- Video selfies to be used to create NHS patient digital identities
- IDs will be used to access new national digital patient services
- System estimated to cost £85m to build
The NHS is planning to create online identities for millions of patients – who will need to submit a “video selfie” on their smart phones.
In a presentation to technology suppliers earlier this month, the national lead for project said the ambition was to create digital NHS identities for 25 million patients over the next five years.
Adam Lewis, who leads the Citizen ID project at NHS Digital, said the plan was for patients to register through their smartphones by providing their NHS number, showing a form of photo ID on camera and record a short video.
In the video, patients would have to read out a randomly generated number, to ensure it was not pre-recorded.
For patients who did not want, or were unable, to register this way, there would be physical locations where they could register, he said.
NHS Digital was also looking at how the biometric function on smartphones could be used to sign in to their NHS identity, once it had been set up, though this was still at an early stage, Mr Lewis said.
Not all health information would request this level of security to access, and NHS Digital was also looking at using the government tool Verify in some instances and potentially other third party software.
Mr Lewis said: “It should be flexible enough to deliver the appropriate level of security for the service. For some things it will be easy to get in the front door, for others it will be much harder.”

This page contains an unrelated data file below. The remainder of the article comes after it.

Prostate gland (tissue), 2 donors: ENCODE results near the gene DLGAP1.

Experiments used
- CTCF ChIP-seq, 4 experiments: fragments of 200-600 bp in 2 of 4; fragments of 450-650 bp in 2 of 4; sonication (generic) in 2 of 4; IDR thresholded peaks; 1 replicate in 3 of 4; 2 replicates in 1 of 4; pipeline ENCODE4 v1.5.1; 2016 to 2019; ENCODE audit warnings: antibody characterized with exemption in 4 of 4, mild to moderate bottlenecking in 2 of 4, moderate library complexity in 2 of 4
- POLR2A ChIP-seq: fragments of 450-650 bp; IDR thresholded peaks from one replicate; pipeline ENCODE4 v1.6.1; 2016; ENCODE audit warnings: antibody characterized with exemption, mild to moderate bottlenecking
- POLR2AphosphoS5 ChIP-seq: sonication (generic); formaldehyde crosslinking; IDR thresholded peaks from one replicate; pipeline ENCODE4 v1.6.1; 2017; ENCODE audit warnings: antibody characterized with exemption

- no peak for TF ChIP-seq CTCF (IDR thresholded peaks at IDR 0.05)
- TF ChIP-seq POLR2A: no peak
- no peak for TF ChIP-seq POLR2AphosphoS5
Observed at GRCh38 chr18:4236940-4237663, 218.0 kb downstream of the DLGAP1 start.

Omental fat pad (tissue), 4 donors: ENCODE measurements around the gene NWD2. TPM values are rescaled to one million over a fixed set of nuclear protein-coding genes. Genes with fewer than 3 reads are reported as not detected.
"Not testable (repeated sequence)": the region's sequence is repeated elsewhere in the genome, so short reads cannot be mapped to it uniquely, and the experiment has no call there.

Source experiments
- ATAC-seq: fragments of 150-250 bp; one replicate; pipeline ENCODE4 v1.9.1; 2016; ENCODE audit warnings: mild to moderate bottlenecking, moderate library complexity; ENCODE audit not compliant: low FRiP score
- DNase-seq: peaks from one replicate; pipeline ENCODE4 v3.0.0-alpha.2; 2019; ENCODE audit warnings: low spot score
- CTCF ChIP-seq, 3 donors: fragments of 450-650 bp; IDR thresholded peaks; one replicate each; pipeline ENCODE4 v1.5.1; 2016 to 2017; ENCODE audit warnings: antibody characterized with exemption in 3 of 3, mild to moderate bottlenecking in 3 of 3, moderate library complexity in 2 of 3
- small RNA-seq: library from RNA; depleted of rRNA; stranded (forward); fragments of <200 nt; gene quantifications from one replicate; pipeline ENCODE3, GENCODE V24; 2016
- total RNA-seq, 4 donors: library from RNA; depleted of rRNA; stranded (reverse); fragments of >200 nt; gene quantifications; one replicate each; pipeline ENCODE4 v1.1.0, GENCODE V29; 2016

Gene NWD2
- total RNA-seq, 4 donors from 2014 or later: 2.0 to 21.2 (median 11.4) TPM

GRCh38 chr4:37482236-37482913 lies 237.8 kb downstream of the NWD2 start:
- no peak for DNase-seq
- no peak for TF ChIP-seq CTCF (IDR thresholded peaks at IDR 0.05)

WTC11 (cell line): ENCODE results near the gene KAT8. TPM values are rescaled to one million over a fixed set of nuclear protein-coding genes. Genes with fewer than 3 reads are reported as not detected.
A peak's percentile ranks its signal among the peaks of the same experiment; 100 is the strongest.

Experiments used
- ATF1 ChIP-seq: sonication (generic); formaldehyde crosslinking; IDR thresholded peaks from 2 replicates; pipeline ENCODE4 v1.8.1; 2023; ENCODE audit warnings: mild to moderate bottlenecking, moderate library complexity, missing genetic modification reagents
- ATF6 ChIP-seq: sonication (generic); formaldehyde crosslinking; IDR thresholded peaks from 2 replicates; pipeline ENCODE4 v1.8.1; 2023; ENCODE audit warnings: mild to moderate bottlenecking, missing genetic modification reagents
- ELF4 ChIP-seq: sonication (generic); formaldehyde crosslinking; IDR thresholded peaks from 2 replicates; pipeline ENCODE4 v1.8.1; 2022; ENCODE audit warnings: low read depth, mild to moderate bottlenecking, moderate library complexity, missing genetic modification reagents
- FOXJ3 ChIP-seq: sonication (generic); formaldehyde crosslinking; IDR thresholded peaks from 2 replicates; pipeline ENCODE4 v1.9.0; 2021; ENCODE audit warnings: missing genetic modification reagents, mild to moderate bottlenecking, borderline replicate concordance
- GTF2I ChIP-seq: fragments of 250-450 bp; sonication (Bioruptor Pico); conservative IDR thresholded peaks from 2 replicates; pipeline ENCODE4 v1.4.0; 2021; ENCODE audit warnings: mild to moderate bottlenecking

Creating a national online identity for NHS patients is regarded as crucial to the success of a new generation of national NHS online services.
These services, such as NHS Online and NHS 111 Online, are meant to give patients better access to their medical records and digital tools for remote or self-care.
Without the ability to securely verify a patient’s identity remotely, the amount of sensitive health information that can be shared over these services will be limited.
Citizen ID has been an NHS ambition since at least 2014, as part of the Personalised Health and Care strategy, but its development has been fraught with delays as NHS Digital has grappled with the level of identity assurances needed to share highly sensitive patient records.
According to NHS Digital papers released to HSJ under the Freedom of Information Act, developing and rolling out Citizen ID is expected to cost £85m through to March 2019.
Mr Lewis said NHS Digital was expecting to start public testing on the system in late 2018-19, but there was no fixed date for when it will be rolled out widely.
An NHS Digital spokeswoman confirmed plans to use video to establish a patient’s identity online, but played down ambitions to get 25 million people on the service in five years, describing the figure as speculative.
She said: “[Video] helps us to be sure that the person at the end of an internet connection really is the owner of the supplied identity evidence. It reduces the risk of someone gathering a lot of information about a person and pretending to be them.”
NHS Digital has yet to procure the software to run or store videos collected when registering patients online, but said any processing of patient information would be based on consent and comply with new EU-wide data protection regulations that come into force on 25 May.